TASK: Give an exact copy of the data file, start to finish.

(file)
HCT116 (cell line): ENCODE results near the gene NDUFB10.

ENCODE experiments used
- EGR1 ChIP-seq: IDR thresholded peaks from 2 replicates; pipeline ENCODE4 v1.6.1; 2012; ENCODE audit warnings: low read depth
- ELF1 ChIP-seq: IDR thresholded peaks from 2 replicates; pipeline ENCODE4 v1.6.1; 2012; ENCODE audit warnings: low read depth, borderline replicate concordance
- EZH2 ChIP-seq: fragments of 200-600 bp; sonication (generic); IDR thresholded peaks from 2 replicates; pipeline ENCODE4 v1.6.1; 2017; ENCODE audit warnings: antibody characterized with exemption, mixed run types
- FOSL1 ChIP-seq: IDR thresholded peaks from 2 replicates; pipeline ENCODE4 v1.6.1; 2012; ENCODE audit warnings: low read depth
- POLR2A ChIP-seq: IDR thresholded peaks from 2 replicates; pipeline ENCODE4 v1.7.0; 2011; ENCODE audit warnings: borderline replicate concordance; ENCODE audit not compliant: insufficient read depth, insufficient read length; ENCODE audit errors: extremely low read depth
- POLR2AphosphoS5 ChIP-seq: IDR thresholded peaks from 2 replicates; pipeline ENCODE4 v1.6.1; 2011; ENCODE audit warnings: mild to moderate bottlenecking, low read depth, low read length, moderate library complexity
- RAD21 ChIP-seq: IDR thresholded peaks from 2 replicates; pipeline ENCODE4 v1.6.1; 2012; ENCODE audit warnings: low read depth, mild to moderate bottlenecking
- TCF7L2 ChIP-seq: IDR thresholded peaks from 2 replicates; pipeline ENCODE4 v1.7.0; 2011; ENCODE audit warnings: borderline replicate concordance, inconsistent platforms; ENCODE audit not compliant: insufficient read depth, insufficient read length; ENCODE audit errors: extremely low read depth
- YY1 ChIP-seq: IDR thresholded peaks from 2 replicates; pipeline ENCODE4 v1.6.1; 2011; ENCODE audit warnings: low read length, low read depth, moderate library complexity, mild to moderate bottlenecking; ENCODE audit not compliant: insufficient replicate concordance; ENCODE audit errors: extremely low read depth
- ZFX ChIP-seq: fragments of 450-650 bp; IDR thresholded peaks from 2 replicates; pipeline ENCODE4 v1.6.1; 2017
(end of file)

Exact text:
HCT116 (cell line): ENCODE results near the gene NDUFB10.

ENCODE experiments used
- EGR1 ChIP-seq: IDR thresholded peaks from 2 replicates; pipeline ENCODE4 v1.6.1; 2012; ENCODE audit warnings: low read depth
- ELF1 ChIP-seq: IDR thresholded peaks from 2 replicates; pipeline ENCODE4 v1.6.1; 2012; ENCODE audit warnings: low read depth, borderline replicate concordance
- EZH2 ChIP-seq: fragments of 200-600 bp; sonication (generic); IDR thresholded peaks from 2 replicates; pipeline ENCODE4 v1.6.1; 2017; ENCODE audit warnings: antibody characterized with exemption, mixed run types
- FOSL1 ChIP-seq: IDR thresholded peaks from 2 replicates; pipeline ENCODE4 v1.6.1; 2012; ENCODE audit warnings: low read depth
- POLR2A ChIP-seq: IDR thresholded peaks from 2 replicates; pipeline ENCODE4 v1.7.0; 2011; ENCODE audit warnings: borderline replicate concordance; ENCODE audit not compliant: insufficient read depth, insufficient read length; ENCODE audit errors: extremely low read depth
- POLR2AphosphoS5 ChIP-seq: IDR thresholded peaks from 2 replicates; pipeline ENCODE4 v1.6.1; 2011; ENCODE audit warnings: mild to moderate bottlenecking, low read depth, low read length, moderate library complexity
- RAD21 ChIP-seq: IDR thresholded peaks from 2 replicates; pipeline ENCODE4 v1.6.1; 2012; ENCODE audit warnings: low read depth, mild to moderate bottlenecking
- TCF7L2 ChIP-seq: IDR thresholded peaks from 2 replicates; pipeline ENCODE4 v1.7.0; 2011; ENCODE audit warnings: borderline replicate concordance, inconsistent platforms; ENCODE audit not compliant: insufficient read depth, insufficient read length; ENCODE audit errors: extremely low read depth
- YY1 ChIP-seq: IDR thresholded peaks from 2 replicates; pipeline ENCODE4 v1.6.1; 2011; ENCODE audit warnings: low read length, low read depth, moderate library complexity, mild to moderate bottlenecking; ENCODE audit not compliant: insufficient replicate concordance; ENCODE audit errors: extremely low read depth
- ZFX ChIP-seq: fragments of 450-650 bp; IDR thresholded peaks from 2 replicates; pipeline ENCODE4 v1.6.1; 2017